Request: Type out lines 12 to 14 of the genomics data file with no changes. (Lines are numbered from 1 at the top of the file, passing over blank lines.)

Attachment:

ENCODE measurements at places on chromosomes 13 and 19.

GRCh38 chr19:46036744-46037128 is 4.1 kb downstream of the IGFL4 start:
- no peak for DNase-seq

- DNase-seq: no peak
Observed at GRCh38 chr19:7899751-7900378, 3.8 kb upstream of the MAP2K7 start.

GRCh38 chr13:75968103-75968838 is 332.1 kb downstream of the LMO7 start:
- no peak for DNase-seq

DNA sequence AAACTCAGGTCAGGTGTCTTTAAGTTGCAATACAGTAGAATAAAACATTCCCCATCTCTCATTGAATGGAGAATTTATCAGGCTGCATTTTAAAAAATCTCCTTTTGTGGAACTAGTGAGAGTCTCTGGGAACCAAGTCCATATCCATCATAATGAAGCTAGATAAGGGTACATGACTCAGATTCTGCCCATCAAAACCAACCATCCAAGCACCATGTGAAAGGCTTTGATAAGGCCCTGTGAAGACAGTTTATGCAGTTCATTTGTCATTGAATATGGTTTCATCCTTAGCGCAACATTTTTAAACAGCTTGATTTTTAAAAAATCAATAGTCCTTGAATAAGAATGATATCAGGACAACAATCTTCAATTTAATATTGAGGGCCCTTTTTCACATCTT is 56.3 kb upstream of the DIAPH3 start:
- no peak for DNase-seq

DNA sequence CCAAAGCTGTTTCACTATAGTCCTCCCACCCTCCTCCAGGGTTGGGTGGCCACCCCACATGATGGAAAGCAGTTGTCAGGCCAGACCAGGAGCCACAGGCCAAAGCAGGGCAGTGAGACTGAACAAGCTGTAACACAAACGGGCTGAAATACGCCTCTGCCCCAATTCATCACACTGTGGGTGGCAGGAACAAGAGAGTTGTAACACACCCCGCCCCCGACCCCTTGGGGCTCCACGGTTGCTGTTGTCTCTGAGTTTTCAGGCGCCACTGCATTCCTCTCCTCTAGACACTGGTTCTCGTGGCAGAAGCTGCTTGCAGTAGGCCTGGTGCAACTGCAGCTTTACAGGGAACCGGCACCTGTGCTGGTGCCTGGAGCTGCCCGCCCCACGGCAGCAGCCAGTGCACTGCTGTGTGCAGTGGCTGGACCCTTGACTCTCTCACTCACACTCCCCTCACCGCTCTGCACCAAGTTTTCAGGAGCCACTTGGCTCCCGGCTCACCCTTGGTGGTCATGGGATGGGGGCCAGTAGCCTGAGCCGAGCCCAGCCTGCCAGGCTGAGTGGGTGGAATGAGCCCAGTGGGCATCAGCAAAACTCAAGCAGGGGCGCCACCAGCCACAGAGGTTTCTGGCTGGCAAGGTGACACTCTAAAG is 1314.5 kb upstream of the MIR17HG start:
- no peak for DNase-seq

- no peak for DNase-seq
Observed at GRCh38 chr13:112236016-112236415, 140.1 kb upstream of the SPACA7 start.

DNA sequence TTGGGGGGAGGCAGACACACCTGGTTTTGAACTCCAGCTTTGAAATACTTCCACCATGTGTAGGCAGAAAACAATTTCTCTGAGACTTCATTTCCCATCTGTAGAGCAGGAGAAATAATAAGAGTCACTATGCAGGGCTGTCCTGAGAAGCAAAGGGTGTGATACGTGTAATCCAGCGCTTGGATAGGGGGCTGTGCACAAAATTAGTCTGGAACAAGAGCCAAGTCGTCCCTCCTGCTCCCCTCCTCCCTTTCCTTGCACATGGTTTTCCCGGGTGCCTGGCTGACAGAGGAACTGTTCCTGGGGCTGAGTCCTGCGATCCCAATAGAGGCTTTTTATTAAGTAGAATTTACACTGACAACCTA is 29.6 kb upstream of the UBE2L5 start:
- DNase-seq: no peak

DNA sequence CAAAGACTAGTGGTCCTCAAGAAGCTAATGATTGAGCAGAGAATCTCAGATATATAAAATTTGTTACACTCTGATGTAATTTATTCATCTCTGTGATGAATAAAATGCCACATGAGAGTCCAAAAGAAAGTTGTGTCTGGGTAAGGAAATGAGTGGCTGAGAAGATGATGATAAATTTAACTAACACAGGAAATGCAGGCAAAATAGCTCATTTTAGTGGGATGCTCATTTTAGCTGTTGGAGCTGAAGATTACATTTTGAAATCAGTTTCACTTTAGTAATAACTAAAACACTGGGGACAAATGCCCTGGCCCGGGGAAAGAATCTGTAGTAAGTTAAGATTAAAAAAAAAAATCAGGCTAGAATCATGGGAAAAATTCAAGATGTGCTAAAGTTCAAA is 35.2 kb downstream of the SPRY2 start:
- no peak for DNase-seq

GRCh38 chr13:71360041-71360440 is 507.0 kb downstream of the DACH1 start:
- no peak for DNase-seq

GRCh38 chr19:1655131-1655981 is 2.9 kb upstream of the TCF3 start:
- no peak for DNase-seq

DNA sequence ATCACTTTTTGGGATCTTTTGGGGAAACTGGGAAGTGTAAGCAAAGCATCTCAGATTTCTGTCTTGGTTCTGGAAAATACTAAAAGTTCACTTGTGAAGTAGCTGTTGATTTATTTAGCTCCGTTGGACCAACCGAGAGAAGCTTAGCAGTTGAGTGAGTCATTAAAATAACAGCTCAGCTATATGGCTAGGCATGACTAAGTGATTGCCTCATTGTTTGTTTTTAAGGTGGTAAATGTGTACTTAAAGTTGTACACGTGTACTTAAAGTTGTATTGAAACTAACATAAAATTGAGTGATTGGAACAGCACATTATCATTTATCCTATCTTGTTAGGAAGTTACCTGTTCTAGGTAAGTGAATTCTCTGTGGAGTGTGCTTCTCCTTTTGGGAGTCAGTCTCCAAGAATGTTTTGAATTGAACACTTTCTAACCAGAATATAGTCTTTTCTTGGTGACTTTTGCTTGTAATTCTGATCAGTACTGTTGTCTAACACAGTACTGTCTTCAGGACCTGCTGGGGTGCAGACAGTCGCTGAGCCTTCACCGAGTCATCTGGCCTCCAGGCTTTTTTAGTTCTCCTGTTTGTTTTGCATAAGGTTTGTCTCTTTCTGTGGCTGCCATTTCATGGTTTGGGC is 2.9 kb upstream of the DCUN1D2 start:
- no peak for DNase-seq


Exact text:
- no peak for DNase-seq
Observed at GRCh38 chr13:112236016-112236415, 140.1 kb upstream of the SPACA7 start.

DNA sequence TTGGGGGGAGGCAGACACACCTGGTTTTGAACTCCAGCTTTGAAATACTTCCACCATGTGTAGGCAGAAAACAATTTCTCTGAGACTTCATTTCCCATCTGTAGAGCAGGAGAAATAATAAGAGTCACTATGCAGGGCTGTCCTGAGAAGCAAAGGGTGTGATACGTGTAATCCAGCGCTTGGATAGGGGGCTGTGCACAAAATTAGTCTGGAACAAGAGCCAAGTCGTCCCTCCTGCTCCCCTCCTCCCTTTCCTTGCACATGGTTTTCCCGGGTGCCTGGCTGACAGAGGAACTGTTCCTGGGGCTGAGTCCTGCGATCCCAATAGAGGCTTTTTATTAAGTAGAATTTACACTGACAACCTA is 29.6 kb upstream of the UBE2L5 start: